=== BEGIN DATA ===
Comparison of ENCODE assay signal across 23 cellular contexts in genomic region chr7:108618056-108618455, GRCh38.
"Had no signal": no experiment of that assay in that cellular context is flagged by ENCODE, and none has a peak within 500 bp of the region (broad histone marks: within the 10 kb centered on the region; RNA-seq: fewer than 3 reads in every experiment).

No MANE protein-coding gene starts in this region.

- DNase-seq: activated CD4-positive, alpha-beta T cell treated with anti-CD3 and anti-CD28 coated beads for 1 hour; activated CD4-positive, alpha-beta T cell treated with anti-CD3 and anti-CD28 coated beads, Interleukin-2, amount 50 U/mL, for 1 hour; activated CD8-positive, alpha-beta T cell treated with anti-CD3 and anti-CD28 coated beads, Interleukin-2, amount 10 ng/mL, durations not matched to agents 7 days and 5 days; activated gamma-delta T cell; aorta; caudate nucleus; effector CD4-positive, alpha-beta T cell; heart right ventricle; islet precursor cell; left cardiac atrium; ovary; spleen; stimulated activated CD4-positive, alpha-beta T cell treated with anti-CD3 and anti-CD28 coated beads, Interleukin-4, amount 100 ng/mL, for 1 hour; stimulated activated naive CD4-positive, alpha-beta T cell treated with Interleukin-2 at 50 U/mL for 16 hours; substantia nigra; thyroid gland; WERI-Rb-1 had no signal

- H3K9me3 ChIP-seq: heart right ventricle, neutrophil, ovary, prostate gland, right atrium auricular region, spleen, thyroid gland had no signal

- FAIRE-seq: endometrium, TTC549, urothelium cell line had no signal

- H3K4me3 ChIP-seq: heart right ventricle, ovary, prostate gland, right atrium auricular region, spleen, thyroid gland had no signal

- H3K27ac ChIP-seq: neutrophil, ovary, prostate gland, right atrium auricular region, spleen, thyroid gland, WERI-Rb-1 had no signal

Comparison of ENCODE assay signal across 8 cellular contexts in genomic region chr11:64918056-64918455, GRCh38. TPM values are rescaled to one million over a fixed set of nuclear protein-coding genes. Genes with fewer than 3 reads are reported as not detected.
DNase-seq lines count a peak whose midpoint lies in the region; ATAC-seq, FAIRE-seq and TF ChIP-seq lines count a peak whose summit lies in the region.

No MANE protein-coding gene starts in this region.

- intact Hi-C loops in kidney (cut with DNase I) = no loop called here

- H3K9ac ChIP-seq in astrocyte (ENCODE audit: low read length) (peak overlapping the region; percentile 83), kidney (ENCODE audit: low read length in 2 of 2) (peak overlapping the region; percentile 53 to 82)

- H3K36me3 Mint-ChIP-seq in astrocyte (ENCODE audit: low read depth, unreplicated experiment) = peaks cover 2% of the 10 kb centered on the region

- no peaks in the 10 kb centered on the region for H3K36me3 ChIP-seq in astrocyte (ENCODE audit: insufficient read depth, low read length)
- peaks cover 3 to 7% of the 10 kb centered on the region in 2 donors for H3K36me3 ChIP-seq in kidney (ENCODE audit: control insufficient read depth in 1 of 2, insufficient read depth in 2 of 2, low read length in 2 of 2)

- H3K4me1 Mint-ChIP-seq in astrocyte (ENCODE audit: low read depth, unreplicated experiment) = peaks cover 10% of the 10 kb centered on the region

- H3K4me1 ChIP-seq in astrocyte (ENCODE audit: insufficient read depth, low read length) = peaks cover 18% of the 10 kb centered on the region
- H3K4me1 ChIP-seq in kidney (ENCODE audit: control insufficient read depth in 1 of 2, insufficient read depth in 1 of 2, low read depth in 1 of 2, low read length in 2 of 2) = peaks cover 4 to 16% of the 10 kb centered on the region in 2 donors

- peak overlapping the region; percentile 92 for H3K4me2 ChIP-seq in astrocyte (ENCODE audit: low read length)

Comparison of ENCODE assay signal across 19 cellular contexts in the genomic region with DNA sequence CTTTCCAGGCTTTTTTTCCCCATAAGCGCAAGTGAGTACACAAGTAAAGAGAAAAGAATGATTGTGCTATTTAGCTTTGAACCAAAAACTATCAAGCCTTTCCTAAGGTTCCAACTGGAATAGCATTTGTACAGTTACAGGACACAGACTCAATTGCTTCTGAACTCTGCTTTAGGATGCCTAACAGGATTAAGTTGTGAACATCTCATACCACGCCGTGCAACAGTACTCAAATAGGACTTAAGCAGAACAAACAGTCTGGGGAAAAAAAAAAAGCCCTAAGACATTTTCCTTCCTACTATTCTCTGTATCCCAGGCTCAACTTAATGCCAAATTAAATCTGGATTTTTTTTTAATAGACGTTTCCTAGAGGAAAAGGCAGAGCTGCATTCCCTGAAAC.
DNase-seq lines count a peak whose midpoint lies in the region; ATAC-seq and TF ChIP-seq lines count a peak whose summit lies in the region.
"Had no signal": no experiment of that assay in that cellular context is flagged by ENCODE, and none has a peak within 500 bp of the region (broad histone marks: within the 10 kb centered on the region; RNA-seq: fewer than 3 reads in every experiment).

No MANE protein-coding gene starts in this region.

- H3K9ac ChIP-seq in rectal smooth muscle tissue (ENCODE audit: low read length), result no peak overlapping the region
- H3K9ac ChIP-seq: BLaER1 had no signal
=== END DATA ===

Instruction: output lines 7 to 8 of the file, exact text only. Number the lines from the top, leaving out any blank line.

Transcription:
- H3K4me3 ChIP-seq: heart right ventricle, ovary, prostate gland, right atrium auricular region, spleen, thyroid gland had no signal

- H3K27ac ChIP-seq: neutrophil, ovary, prostate gland, right atrium auricular region, spleen, thyroid gland, WERI-Rb-1 had no signal